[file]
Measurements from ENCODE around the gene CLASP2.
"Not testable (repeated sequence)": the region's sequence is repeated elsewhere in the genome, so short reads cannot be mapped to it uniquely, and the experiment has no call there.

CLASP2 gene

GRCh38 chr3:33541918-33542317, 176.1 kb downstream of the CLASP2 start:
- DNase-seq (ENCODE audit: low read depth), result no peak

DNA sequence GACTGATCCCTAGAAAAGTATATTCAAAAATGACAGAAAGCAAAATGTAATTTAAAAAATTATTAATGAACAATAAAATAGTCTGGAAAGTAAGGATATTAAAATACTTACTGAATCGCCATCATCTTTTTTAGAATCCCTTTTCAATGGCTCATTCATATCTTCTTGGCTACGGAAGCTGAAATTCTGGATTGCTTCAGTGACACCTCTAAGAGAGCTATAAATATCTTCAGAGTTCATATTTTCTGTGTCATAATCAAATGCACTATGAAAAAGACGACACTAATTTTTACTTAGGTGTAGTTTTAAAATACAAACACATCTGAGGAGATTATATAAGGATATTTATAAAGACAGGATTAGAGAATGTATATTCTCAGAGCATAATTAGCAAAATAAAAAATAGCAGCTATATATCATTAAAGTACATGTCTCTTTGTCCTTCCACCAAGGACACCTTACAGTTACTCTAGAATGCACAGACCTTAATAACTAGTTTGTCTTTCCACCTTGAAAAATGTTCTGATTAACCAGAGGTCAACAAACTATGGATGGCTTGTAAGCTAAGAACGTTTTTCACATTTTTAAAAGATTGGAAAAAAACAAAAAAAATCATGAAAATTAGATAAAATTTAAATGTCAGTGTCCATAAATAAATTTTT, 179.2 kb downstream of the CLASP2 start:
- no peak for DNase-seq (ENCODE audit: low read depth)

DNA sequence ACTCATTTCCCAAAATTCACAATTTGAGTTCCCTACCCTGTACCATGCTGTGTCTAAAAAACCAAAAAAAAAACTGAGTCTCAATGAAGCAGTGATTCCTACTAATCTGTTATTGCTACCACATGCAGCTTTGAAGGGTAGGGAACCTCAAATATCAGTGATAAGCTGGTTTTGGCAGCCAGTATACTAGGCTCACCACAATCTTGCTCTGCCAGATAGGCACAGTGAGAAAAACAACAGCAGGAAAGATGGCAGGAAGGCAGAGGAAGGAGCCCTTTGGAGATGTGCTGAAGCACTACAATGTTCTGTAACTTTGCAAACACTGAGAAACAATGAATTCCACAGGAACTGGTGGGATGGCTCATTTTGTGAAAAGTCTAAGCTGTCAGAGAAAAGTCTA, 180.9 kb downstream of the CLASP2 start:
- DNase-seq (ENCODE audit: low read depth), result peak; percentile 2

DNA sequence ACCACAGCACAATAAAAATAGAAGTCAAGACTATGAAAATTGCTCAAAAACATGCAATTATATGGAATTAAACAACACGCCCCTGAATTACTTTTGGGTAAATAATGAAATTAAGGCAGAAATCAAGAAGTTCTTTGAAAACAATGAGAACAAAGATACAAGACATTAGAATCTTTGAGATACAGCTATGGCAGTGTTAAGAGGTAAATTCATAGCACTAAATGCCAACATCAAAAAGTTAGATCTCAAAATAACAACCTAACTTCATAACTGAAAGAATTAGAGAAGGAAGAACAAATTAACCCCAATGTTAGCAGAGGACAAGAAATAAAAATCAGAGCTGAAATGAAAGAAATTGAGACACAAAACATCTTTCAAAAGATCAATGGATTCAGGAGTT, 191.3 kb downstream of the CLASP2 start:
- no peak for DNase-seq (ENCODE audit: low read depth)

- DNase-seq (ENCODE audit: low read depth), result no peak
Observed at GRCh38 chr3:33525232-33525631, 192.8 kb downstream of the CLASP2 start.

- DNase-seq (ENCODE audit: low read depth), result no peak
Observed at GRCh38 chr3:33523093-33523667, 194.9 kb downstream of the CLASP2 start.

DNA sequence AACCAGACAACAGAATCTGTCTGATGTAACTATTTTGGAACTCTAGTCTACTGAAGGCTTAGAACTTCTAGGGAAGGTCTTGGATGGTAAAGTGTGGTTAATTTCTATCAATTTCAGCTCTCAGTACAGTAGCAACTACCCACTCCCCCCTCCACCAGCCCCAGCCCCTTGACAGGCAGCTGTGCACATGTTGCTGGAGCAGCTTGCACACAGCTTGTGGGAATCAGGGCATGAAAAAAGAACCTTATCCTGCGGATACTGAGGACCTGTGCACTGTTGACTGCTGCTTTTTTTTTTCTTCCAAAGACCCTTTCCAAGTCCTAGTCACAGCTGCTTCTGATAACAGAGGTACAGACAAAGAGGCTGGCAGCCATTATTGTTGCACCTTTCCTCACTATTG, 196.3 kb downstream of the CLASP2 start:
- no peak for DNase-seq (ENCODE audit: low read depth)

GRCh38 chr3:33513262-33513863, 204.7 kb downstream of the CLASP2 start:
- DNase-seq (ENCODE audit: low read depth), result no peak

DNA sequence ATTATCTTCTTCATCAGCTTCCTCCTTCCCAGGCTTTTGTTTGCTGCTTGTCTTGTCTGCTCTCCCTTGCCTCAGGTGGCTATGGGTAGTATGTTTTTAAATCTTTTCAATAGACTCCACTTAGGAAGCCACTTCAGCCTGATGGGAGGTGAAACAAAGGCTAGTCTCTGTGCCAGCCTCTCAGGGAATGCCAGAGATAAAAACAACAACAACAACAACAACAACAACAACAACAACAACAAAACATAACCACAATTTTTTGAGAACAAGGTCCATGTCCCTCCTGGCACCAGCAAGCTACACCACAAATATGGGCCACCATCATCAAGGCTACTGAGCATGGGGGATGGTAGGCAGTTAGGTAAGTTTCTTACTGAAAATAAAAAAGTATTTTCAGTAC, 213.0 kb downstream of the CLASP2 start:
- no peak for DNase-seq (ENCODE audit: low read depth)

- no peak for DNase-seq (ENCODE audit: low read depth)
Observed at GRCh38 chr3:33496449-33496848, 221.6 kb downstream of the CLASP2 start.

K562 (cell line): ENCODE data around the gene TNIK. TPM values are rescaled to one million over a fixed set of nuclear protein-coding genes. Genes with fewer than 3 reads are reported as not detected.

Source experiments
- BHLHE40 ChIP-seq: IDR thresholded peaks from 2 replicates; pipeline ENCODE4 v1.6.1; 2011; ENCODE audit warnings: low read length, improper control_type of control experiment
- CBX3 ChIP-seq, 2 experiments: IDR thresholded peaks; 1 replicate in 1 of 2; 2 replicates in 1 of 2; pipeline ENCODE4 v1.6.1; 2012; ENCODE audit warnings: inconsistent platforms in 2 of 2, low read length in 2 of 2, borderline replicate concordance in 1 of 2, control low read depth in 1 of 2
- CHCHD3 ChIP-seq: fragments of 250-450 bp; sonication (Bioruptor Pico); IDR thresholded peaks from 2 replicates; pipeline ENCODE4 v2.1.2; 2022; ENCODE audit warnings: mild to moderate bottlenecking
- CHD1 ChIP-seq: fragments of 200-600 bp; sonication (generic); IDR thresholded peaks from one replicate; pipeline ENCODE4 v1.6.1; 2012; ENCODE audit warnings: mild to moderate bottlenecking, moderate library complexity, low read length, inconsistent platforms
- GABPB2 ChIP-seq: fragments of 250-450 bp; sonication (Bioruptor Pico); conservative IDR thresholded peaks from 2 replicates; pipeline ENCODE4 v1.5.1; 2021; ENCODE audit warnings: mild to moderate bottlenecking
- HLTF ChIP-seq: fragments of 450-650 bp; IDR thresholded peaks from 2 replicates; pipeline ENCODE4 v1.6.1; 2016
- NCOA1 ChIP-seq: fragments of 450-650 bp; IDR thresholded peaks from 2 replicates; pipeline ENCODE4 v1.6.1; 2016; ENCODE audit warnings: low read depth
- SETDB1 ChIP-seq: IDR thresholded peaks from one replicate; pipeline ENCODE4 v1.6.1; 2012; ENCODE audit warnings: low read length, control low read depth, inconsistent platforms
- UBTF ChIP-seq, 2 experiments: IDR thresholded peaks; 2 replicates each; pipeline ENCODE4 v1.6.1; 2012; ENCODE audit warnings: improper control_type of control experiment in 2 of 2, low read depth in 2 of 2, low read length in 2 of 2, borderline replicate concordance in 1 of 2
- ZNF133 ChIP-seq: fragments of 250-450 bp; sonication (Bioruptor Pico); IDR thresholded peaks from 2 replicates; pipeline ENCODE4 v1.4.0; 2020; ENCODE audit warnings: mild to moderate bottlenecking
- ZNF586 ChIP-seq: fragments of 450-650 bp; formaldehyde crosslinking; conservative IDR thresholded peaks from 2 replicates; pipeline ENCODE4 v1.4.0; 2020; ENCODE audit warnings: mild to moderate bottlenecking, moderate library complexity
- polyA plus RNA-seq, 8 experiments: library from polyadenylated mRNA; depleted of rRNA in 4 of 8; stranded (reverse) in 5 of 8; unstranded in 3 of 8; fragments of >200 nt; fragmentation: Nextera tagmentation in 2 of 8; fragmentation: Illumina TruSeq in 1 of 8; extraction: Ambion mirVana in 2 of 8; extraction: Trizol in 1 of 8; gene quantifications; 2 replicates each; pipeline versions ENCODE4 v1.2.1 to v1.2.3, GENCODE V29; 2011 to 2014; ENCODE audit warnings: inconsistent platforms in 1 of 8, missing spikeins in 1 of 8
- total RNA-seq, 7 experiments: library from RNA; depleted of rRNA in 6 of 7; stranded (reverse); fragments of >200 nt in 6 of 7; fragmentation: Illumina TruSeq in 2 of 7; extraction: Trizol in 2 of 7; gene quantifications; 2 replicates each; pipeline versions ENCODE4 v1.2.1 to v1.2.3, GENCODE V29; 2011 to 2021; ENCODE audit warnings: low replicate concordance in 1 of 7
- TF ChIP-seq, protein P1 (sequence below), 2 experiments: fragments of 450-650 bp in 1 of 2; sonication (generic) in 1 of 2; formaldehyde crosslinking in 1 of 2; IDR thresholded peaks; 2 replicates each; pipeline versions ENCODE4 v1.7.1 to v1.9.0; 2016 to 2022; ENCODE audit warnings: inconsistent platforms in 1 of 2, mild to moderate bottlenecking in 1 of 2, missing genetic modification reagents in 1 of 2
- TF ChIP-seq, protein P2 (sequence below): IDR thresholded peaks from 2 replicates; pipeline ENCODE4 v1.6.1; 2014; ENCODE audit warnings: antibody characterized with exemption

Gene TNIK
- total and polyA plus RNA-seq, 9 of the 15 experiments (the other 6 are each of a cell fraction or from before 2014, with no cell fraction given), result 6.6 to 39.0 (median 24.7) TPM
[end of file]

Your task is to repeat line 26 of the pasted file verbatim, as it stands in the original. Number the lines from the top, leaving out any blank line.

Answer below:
- BHLHE40 ChIP-seq: IDR thresholded peaks from 2 replicates; pipeline ENCODE4 v1.6.1; 2011; ENCODE audit warnings: low read length, improper control_type of control experiment